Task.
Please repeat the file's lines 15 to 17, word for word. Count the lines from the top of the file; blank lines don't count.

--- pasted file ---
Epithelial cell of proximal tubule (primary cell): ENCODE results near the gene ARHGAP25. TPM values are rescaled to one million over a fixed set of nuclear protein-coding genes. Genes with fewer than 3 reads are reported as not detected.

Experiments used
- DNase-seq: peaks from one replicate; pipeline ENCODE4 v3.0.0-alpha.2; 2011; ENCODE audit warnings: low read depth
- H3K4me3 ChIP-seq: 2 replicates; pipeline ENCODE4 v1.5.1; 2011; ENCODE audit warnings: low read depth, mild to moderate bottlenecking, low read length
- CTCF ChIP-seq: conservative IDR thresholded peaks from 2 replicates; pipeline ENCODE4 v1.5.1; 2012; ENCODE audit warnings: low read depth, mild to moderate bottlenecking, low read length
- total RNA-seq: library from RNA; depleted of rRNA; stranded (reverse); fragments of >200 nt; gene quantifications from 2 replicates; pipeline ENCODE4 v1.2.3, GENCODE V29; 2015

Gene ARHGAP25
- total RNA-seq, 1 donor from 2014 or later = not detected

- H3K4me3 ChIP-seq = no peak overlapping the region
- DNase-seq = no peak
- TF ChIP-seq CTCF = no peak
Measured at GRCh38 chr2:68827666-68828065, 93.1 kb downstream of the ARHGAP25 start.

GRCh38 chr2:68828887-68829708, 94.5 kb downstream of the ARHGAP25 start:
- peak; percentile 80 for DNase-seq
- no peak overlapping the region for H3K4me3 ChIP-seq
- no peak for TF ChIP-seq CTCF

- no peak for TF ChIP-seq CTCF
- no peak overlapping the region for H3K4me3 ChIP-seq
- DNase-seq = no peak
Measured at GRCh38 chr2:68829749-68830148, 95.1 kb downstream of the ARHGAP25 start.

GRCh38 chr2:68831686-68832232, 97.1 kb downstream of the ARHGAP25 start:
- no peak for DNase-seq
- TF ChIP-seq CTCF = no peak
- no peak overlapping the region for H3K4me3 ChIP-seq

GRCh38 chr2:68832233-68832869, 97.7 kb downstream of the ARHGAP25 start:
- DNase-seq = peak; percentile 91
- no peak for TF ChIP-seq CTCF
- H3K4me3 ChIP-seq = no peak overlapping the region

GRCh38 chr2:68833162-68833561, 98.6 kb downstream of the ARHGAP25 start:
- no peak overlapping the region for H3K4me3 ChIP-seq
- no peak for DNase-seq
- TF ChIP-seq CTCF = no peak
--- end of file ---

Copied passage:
- no peak overlapping the region for H3K4me3 ChIP-seq
- no peak for TF ChIP-seq CTCF

- no peak for TF ChIP-seq CTCF